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Snide is also a noun. —This unsigned comment was added by (talk) at 08:10, 23 February 2009 (UTC).

Then please do not hesitate to add a definition for it. --Eivind (t) 10:05, 23 February 2009 (UTC)

complex definition[edit]

this term had the most complex definition and had a definition for a noun as opposed to an adjective. Essentially, the word means insulting or nasty in a subtle, insinuative way (ex. sarcasm) as is proven by the following: 18:27, 19 January 2010 (UTC)

RFV discussion: December 2013–May 2014[edit]

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  • Rfv-sense: Sharp.
  • Rfv-sense: Characterised by low cunning and sharp practise.

Not in dictionaries: snide at OneLook Dictionary Search. Added in diff. --Dan Polansky (talk) 20:39, 26 December 2013 (UTC)

I don't think I know what either of them means. Sharp has quite a few distinct meanings, and I don't know what 'sharp practise' is (though I can have a decent guess at what low cunning is). Mglovesfun (talk) 21:53, 26 December 2013 (UTC)
Note that there is already "4. Tricky; deceptive; false; spurious; contemptible.", so the low-cunning sense has to be cited as distinct from that. As for "sharp", I estimate it was intended in the physical sense in which "V" has a sharp point at the bottom in contrast to "U", since the diff above introduced an etymology tracing the word to snithe (sharp, cutting). By the way, there is sharp practice at OneLook Dictionary Search and sharp practice, albeit with "c". --Dan Polansky (talk) 09:13, 27 December 2013 (UTC)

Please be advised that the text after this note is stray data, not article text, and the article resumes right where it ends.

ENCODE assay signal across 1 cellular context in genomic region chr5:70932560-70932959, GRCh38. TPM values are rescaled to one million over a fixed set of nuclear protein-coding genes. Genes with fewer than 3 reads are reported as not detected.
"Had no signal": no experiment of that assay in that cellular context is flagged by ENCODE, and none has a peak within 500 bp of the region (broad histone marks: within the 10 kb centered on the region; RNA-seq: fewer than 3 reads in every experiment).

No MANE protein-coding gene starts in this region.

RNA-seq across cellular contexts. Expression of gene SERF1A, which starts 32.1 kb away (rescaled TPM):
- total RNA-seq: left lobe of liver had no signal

The noun practice is with a c; in the definition it's a misspelling. Mglovesfun (talk) 13:30, 27 December 2013 (UTC)
The two items I have sent to RFV seem to come from Century 1911, in which they form a single sense: "Sharp; characterized by low cunning and sharp practice; tricky; also, false; spurious"[1]. So the sense of "sharp" would probably be Wiktionary's "8. (colloquial) Illegal or dishonest. "--Dan Polansky (talk) 00:13, 28 December 2013 (UTC)
  • RFV failed: no quotations provided. Disclosure: I am the nominator. --Dan Polansky (talk) 09:02, 10 May 2014 (UTC)